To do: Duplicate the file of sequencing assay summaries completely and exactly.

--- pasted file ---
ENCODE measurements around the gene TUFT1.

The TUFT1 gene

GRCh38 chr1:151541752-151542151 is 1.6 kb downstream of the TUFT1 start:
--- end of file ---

ENCODE measurements around the gene TUFT1.

The TUFT1 gene

GRCh38 chr1:151541752-151542151 is 1.6 kb downstream of the TUFT1 start: